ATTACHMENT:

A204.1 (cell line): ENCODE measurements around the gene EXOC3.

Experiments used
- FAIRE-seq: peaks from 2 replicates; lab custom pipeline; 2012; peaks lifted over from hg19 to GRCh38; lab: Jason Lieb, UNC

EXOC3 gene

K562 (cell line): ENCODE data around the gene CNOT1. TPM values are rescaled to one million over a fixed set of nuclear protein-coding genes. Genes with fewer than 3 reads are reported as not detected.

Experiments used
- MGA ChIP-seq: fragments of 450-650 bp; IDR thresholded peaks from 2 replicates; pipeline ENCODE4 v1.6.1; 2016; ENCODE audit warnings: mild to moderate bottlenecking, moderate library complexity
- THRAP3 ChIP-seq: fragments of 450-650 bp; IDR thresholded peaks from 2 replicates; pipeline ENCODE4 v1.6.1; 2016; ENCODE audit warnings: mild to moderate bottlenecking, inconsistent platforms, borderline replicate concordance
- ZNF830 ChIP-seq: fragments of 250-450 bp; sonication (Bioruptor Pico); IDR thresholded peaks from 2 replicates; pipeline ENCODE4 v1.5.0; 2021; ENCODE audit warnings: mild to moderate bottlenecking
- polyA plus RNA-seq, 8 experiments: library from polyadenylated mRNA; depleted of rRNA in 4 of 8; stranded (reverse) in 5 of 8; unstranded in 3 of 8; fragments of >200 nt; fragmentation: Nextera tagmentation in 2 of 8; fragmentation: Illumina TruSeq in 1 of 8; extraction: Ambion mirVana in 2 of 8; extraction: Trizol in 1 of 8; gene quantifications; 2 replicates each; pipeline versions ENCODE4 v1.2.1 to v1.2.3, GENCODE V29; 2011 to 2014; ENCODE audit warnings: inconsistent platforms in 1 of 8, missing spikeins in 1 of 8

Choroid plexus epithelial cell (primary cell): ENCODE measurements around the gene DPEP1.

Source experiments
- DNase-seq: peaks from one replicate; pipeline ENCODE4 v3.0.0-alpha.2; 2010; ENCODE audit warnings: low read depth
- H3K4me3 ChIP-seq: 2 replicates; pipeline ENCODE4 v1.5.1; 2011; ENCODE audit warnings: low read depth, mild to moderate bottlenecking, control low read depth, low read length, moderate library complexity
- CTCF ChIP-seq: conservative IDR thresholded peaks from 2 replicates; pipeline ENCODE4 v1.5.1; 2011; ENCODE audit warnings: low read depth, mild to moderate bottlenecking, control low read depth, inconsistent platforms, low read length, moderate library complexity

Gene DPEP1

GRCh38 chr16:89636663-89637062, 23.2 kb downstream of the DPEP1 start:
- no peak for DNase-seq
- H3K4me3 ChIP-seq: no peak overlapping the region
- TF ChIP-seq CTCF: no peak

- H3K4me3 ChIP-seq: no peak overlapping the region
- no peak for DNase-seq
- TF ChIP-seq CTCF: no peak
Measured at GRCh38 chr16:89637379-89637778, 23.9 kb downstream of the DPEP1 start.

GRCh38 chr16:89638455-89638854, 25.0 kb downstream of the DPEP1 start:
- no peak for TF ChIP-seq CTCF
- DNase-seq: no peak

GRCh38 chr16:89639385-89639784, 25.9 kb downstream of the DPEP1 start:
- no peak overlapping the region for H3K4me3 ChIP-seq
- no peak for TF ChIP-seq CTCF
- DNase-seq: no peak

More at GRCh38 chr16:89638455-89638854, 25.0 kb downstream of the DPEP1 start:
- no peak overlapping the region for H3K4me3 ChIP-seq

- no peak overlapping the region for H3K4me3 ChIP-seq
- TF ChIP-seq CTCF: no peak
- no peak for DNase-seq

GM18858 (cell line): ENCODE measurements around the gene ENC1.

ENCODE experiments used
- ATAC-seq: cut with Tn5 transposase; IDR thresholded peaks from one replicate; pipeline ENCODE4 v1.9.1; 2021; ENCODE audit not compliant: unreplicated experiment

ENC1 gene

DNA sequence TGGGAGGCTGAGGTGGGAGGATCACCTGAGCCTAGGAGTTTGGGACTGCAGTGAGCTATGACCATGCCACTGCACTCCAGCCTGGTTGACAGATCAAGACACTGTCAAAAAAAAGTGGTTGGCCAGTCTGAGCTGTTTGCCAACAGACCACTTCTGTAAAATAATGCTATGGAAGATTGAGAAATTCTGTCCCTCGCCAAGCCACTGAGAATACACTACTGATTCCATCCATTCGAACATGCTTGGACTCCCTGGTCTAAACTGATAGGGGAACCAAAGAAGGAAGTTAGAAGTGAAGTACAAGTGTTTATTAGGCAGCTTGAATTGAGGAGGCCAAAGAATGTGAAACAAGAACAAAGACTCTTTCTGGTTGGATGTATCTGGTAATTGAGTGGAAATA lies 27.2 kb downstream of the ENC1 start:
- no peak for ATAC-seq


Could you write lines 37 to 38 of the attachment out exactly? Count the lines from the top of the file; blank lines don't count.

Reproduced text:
GM18858 (cell line): ENCODE measurements around the gene ENC1.

ENCODE experiments used